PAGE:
The model of relationships and trust that had accompanied the early stages of Internet development is now lacking as users and content on the Web increase, according to the Asia-Pacific Network Information Centre.
"At its most fundamental level, the Internet relies on network relationships between networks that operate on a system of mutual trust," an APNIC spokesperson explained in an e-mail interview. "This trust model was sufficient in the early stages of Internet development, but is increasingly open to potential abuse and attack as the network encompasses a very much larger and very much more diverse population of users and service providers."
Securing the Internet began more than a decade ago, the spokesperson added. However, as the Web has today become "a critical piece of infrastructure", the need to ensure the security and stability of the network has grown and "more needs to be done to mitigate the risks".
To better secure the Internet, the APNIC, which provides registration services to support Internet addressing, and a supporter of technology and standardization efforts within the region, is working on a two-prong approach. First, it is urging the global Internet community to adopt DNSSEC technology--encrypted protocol extensions to better protect the Internet. In September 2008, the organization announced it had formally written to urge the Internet Corporation for Assigned Names and Numbers (ICANN), to press ahead with its plans to use DNSSEC technology to digitally sign the root of the DNS "as soon as is realistically possible".
"APNIC is pressing ahead with its own initiatives to secure the DNS root by embarking on DNSSEC deployment for zones administered by APNIC, but this work will be more effective once the chain of parent zones up to the root of the DNS are digitally signed," the spokesperson noted.
On another front, the APNIC is taking steps to secure Internet routing, notably with the rollout of its Resource Certification service, which allows Internet resources such as IP address blocks and Autonomous System numbers to be digitally signed.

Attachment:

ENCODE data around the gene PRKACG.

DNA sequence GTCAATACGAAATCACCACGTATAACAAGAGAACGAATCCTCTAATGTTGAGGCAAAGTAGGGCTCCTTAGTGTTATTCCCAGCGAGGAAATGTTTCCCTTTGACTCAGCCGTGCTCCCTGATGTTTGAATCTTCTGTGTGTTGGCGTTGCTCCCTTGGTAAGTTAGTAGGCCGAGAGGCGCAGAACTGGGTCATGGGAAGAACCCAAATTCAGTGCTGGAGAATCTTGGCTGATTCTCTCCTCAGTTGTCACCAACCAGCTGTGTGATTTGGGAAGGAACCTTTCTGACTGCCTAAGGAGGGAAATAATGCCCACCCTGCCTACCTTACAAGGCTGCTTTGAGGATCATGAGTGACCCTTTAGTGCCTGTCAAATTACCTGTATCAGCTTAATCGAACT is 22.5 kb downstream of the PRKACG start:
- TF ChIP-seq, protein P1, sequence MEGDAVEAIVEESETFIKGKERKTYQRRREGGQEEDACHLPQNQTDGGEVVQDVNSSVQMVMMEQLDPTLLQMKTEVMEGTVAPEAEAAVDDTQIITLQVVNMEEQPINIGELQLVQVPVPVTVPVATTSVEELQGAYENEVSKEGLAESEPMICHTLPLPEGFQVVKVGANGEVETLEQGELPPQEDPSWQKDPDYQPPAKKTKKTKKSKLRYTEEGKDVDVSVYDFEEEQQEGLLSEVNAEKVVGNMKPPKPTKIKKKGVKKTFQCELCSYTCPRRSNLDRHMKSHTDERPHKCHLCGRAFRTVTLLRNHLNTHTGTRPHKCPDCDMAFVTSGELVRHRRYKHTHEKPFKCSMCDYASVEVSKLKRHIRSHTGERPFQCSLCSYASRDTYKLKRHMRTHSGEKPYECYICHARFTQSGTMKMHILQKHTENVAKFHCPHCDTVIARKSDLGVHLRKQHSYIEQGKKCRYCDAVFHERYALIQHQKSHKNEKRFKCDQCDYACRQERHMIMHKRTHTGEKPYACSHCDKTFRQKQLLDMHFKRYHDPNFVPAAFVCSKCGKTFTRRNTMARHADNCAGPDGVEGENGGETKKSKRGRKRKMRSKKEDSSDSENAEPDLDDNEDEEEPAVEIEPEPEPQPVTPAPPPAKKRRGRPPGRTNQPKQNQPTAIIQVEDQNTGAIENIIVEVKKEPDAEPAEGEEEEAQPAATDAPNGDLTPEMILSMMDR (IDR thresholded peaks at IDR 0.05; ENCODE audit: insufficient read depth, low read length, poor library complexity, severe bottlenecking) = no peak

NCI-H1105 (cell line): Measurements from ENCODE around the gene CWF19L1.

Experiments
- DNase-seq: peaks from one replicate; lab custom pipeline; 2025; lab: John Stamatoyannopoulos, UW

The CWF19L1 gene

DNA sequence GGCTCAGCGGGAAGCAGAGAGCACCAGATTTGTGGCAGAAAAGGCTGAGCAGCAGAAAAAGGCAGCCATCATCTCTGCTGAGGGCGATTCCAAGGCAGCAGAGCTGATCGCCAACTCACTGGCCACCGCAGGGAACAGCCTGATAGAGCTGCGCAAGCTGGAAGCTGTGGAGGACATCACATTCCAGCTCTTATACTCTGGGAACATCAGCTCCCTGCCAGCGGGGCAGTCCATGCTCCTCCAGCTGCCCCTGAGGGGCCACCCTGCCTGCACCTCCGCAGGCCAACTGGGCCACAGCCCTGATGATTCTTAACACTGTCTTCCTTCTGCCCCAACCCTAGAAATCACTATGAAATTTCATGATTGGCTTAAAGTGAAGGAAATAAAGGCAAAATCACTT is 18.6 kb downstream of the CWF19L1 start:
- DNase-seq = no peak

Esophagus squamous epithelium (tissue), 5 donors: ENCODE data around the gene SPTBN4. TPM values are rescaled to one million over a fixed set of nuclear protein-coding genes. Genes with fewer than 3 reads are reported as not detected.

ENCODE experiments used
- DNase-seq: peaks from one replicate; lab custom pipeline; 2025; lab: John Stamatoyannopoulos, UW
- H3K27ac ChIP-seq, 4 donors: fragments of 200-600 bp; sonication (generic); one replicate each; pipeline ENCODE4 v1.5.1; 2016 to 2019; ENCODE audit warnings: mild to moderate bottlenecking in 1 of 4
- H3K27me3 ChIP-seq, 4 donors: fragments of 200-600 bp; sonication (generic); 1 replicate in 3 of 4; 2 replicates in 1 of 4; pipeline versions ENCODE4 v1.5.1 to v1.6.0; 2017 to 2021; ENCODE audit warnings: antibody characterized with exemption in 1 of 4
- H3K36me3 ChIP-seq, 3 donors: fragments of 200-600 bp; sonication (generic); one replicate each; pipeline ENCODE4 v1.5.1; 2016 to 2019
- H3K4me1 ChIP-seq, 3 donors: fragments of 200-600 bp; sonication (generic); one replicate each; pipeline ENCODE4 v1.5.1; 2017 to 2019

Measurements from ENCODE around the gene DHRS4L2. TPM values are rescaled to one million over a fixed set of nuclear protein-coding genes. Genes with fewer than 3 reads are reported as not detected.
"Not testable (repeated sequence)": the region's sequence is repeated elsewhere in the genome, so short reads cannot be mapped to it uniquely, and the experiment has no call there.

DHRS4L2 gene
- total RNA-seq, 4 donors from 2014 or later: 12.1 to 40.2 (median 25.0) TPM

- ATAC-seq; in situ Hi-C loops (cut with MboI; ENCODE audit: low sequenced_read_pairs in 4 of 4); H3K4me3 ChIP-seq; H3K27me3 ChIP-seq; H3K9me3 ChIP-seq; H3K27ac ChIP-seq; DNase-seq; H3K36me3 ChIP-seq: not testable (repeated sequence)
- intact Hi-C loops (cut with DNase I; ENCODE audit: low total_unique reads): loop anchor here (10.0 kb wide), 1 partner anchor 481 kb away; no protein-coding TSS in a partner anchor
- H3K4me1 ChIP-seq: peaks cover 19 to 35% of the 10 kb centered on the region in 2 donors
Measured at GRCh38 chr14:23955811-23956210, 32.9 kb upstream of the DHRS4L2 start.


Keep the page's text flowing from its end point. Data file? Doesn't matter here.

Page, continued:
"The unauthorized use of addresses can subvert all other network functions, including traffic inspection as well as masquerading, denial-of-service and selective corruption of services," APNIC's chief scientist Geoff Huston said in a document detailing frequently asked questions. "It can cause corruption of security services, subvert the operation of other secure services, disrupt virtual private networks and support a wide set of consequent attacks on the integrity of the network itself. Certification can help you control what addresses are routed via your infrastructure, or an ISP could prevent the use of their addresses once they no longer have a financial relationship with their customer."
The APNIC is not the only organization to voice out on the security of Internet infrastructure in recent months. Last November, a VeriSign executive pointed out that some countries have put in significant funds to harden Internet infrastructure, but others, such as "Third World countries, smaller Eastern European countries and some Asian countries" have not.
In response to e-mail queries from ZDNet Asia, Singapore's Infocomm Development Authority (IDA) said the country recognized the pervasive use of infocomm technology by the public and private sectors as well as its people--all of whom are stakeholders in protecting against cyberattacks.
The IDA first unveiled a three-year Infocomm Security Masterplan in 2005 and followed up with the second masterplan last year, which will see the government pump in S$70 million (US$47 million) over five years to boost the country's cyber defenses. A strategic thrust of this masterplan is to strengthen the country's infocomm infrastructure and services.
Another thrust of the current masterplan is international collaboration. According to an IDA spokesperson, Singapore will work "even more closely" with other countries to fortify Asia's Internet infrastructure.
"Already, Singapore is an active member of the international community through our participation in collaborative and information sharing initiatives," the spokesperson added. "Such foray include regional groupings in Asean and Asia-Pacific, as well as worldwide groupings such as the Meridian Process."